Sunday, April 18, 2010

Distinctive Characters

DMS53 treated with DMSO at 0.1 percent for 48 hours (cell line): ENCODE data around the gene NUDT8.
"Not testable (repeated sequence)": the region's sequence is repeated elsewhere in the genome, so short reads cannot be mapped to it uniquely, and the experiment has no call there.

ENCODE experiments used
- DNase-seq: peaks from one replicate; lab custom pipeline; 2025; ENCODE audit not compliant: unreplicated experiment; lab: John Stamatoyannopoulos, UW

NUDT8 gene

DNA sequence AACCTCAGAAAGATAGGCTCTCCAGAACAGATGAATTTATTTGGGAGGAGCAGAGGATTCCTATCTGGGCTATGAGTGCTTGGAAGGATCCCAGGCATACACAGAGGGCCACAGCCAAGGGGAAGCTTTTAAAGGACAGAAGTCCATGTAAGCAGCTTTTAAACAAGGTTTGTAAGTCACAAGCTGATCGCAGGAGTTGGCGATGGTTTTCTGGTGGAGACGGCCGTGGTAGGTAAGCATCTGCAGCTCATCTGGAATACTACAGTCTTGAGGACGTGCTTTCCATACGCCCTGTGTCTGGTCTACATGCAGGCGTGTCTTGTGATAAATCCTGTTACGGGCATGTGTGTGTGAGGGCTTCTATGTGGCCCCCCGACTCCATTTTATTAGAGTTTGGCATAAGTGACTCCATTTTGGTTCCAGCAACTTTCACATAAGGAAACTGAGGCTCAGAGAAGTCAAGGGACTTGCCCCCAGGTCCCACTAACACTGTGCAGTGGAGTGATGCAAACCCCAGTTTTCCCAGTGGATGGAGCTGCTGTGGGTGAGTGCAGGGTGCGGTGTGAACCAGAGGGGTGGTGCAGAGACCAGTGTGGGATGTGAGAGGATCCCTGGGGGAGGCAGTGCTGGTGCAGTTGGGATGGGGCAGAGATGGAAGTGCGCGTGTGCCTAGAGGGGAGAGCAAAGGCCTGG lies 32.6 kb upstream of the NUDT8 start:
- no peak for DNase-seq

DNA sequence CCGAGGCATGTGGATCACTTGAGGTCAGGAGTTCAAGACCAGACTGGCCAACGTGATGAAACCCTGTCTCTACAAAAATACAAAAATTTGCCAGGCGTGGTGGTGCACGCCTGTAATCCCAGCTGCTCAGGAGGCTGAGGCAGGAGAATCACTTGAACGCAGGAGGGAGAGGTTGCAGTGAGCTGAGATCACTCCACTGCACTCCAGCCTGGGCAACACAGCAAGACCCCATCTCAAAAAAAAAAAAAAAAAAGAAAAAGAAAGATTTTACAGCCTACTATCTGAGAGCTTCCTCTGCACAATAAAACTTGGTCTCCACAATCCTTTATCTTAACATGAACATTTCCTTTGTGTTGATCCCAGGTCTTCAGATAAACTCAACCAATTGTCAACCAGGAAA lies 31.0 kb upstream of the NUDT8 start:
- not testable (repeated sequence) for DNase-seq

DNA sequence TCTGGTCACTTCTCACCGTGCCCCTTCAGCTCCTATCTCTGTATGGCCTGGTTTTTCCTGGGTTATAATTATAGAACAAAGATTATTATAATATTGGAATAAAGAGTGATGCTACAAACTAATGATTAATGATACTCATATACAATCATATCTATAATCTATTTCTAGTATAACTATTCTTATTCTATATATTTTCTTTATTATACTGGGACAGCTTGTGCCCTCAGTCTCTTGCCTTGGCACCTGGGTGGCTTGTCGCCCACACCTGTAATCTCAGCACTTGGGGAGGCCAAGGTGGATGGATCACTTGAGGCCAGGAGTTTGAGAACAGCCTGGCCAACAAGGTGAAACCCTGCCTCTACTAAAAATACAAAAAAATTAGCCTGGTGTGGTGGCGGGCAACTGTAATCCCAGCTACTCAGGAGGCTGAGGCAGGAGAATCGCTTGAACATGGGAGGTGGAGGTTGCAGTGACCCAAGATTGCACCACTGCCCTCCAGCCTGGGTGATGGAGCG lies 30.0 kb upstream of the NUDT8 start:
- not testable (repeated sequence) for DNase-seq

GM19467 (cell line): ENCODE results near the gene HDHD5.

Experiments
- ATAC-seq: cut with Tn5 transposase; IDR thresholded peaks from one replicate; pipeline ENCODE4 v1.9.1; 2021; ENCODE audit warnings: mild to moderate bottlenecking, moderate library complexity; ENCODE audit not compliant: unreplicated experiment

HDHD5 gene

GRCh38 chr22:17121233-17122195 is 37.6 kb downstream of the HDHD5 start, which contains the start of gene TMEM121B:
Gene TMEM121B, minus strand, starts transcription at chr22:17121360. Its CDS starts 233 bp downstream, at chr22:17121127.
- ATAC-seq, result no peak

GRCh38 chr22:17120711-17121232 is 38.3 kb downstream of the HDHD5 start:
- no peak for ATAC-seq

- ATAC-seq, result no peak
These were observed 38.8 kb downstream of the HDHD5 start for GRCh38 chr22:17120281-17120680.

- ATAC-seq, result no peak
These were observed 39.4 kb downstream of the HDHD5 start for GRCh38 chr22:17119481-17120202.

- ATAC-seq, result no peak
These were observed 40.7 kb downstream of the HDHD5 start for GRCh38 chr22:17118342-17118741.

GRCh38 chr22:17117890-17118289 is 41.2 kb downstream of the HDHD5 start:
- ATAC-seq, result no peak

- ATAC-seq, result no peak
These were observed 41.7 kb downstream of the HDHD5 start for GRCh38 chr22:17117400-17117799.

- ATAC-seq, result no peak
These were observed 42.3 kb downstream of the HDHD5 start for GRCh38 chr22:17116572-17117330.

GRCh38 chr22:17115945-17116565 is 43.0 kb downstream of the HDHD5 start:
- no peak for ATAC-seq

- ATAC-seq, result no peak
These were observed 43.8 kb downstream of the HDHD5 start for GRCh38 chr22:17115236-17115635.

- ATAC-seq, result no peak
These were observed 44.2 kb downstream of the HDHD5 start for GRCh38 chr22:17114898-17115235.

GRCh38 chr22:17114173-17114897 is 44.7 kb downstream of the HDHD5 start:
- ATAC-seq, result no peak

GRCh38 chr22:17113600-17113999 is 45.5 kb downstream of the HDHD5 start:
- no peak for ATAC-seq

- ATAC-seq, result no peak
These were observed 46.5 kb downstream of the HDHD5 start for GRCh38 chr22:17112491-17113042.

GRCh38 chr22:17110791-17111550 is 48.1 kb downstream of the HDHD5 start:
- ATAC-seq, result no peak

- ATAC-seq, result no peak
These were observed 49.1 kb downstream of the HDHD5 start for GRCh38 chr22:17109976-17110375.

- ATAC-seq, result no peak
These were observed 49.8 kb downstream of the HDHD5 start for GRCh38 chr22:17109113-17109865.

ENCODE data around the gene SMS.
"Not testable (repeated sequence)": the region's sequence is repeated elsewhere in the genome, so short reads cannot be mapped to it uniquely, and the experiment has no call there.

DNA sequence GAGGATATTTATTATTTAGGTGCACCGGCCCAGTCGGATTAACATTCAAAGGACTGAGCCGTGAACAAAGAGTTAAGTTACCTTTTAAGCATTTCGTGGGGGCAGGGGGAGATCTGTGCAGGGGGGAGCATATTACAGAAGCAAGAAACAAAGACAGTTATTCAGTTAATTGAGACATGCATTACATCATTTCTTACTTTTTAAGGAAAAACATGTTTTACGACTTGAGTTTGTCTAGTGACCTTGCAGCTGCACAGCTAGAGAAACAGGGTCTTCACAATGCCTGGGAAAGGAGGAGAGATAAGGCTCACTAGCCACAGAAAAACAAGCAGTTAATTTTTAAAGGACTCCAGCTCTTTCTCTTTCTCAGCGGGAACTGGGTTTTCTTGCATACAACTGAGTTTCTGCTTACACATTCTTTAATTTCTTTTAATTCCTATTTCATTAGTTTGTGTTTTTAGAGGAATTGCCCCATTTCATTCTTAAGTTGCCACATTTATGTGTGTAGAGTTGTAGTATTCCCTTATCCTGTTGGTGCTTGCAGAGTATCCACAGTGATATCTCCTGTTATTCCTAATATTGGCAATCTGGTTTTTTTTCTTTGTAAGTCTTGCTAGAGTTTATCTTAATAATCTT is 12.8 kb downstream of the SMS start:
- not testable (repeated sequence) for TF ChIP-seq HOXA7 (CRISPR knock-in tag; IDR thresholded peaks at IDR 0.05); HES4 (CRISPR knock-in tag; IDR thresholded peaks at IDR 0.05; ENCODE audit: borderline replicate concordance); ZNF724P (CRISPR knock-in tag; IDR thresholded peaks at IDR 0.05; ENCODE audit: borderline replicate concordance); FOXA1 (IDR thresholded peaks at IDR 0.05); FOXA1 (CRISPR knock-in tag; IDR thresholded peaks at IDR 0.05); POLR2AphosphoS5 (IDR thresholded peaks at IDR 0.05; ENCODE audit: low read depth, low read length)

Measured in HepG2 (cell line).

Another element used in Burton’s films is the element of distinctive characters. Characters who don’t fit in to society and are frowned open in a way. Characters outside the norm. We see the use of this element in most of Burton’s films, for example in Edward Scissorhands. Edward lives in a mansion on top of a hill away from the rest of society, he dresses all in black and has a pale face making him stand out in an odd way to the people around him who are dressed in bright colours. In Ed Wood, Ed Jr is outside the norm and seen as a freak because he likes wearing woman’s clothing even though he is straight, and his girlfriend dumps him because of this. Sweeney Todd again he doesn’t fit into society because of his hatred and the only person he relates to and likes enough to not kill is Mrs. Lovett. In Big Fish Ed Bloom is seen as a liar because of the stories he tells and is hated by his own son because of this. Corpse Bride Victor is seen as a disappointment to his parents and everyone around him in the land of the living but Victoria. In Sleepy Hollow Ichabod Crane is an outsider to the village he is sent to because he doesn’t believe in superstition like everyone else does. It is a pattern that we see used time and time again in his films. Mostly these characters are pale faced dressed in gothic colours and look as if they are dead almost. Burton also uses distinguished actors in his films like Johnny Depp and Helena Bonham Carter. When we go and see a Tim Burton film we expect it to be dull with un-saturated colours and selective colours used. We expect it to Dark with dark lighting and shadowing used often. We expect the main character to be outside the norm that is shunned and rejected from society and we also expect to see Johnny Depp and/or Helena Bonham Carter to play a role in the film. Burton is known for his dark gothic style to films and outside the norm characters. It is a pattern that he has continued throughout his films and is now expected by viewers to be that style and have that dull colouring with gothic undertones and outside the norm characters. Throughout Burtons career as a prominent director, Burtons use of un-saturated colouring and selective colouring, gothic undertones, distinctive outside the norm characters, and dark lighting, which tend to reoccur in his films and have become a motif of his unique directing style.